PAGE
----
Provided by City of Lubbock Health Department
The City of Lubbock Health Department has confirmed the first West Nile Virus (WNV) human case for 2014.
WNV is a disease of birds. Humans and horses get exposed to the virus when they are bitten by mosquitoes that have fed on infected birds. The infected mosquitoes become the link (vector) that spreads the disease from birds to man or horse through a mosquito bite. WNV cannot be spread from bird to man, horse to man or person-to-person.
Symptoms can develop within 2 to 14 days. The symptoms can be mild to severe, starting with fever, and any of the following: weakness, loss of appetite, nausea, vomiting, eye pain, headache, muscle aches, rash and swollen glands. The elderly and those with weakened immune systems are at higher risk of developing severe WNV symptoms.
Prevention is key in eliminating the risk of exposure to mosquitoes. Citizens can further reduce exposure with the following activities:
Remember the 4 Ds when enjoying outdoor activities.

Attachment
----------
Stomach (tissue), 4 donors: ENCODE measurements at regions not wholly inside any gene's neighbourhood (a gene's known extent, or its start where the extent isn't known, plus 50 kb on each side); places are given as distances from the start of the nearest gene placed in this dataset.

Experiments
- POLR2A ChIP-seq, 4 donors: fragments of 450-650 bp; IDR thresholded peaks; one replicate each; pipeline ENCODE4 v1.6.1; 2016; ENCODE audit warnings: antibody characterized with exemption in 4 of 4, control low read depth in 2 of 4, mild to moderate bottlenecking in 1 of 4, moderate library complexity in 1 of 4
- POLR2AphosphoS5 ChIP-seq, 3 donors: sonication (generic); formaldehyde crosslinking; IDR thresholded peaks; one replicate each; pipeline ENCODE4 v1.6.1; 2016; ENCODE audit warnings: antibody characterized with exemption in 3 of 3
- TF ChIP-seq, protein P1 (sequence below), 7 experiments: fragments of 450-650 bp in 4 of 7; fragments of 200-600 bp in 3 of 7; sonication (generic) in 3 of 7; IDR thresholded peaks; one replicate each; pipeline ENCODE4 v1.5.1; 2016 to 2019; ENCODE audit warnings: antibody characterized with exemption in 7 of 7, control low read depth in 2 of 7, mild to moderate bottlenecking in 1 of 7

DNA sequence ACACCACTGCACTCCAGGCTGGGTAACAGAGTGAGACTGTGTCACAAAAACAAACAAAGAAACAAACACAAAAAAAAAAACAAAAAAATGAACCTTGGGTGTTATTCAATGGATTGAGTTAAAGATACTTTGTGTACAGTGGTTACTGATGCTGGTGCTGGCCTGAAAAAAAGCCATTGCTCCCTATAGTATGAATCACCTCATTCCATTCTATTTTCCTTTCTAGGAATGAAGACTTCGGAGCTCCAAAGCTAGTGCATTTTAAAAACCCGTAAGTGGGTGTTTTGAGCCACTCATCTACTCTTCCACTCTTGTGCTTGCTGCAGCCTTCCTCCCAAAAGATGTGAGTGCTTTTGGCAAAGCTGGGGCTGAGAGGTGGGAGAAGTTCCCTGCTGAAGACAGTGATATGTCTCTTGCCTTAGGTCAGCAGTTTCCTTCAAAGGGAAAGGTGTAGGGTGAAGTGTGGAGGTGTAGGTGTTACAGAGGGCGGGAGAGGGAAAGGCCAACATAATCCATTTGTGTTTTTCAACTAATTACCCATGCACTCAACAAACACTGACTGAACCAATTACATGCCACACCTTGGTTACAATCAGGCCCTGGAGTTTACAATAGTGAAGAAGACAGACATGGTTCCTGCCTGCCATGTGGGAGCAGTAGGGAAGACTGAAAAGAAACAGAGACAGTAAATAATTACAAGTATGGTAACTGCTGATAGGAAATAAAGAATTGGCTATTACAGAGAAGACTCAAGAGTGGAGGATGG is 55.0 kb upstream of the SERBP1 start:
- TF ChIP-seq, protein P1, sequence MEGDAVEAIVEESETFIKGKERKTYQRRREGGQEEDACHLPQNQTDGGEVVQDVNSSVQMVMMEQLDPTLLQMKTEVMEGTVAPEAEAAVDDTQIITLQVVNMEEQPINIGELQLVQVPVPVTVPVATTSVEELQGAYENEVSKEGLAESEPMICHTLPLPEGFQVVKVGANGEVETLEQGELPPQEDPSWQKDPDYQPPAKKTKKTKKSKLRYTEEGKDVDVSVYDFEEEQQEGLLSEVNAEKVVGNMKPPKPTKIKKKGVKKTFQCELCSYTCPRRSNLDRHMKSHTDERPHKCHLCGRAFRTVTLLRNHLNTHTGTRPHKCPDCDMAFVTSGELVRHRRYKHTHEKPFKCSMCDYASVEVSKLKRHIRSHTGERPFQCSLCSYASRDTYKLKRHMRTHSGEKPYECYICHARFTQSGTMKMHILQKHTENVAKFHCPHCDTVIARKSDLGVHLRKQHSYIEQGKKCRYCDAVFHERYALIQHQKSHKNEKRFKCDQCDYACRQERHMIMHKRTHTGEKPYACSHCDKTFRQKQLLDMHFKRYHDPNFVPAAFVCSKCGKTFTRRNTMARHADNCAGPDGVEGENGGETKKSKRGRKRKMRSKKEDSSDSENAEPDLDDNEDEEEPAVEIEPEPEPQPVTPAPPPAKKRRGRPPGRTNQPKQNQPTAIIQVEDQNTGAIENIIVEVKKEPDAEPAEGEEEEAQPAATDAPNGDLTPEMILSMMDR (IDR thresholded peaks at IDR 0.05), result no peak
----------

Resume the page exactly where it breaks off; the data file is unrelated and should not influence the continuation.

Dawn and Dusk, DEET, Drain, Dress
1. Avoid being out when mosquitoes feed – usually at Dawn and Dusk.
2. Wear protective clothing. Long sleeves and pants when outdoors. (DRESS)
3. Use appropriate repellant and according to instructions on the label. Spray clothing with repellent as mosquitoes can bite through thin fabric. Apply repellent to exposed skin. CDC guidelines recommend repellents containing up to 35% DEET for adults, up to 10% DEET for children. Repellents can irritate the eyes and mouth so avoid applying to children's hands.
4. Avoid perfume – they attract mosquitoes.
Protecting the Home:
1. Install or repair window and door screens to keep mosquitoes from indoors.
2. Get rid of standing water around the house. Mosquitoes need water to breed. Empty plant saucers, pet dishes, and any containers, such as old tires that have collected water. Change the water in kiddie pools and birdbaths daily. (DRAIN)
3. Keep yard mowed. Mosquitoes hide in tall brush and grasses.
4. Residents are asked to report problem areas with mosquitoes by calling the Mosquito Hotline at 775-3110.
Consult your physician for any illness that you suspect may be “West Nile Virus”.